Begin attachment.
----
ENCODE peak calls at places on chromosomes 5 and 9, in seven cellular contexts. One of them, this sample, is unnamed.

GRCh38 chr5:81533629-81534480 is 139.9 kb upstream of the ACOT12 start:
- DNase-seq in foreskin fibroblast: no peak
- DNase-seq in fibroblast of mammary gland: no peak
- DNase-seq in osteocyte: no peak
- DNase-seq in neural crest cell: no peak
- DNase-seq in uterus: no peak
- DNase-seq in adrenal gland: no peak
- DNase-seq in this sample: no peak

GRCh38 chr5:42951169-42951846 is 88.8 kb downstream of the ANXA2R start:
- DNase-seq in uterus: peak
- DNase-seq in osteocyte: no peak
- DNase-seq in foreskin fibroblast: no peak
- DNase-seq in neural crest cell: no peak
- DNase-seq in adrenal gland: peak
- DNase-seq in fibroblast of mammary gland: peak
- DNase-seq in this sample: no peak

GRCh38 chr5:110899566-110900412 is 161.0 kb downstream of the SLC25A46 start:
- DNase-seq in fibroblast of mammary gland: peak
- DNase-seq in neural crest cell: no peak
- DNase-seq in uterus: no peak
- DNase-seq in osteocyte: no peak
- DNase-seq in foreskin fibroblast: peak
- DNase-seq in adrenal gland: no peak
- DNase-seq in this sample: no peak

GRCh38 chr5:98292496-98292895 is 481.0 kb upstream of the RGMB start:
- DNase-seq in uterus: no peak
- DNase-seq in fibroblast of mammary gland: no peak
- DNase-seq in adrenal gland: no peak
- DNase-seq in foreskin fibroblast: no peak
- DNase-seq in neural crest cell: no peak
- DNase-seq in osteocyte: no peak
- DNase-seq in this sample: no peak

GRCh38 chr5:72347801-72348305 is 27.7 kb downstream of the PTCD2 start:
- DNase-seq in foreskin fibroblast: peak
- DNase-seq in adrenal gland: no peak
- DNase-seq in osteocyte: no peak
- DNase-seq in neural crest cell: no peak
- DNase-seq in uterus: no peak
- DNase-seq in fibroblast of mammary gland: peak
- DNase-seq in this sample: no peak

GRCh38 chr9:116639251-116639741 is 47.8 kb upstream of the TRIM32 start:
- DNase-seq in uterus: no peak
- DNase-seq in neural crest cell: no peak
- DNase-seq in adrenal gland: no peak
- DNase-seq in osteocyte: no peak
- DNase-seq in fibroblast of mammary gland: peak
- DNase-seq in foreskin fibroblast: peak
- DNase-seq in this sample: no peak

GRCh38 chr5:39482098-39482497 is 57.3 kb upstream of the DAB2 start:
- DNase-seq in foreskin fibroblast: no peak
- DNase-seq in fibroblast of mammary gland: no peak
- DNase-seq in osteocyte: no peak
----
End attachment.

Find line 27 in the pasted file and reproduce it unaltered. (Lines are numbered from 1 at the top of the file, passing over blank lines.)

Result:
- DNase-seq in uterus: no peak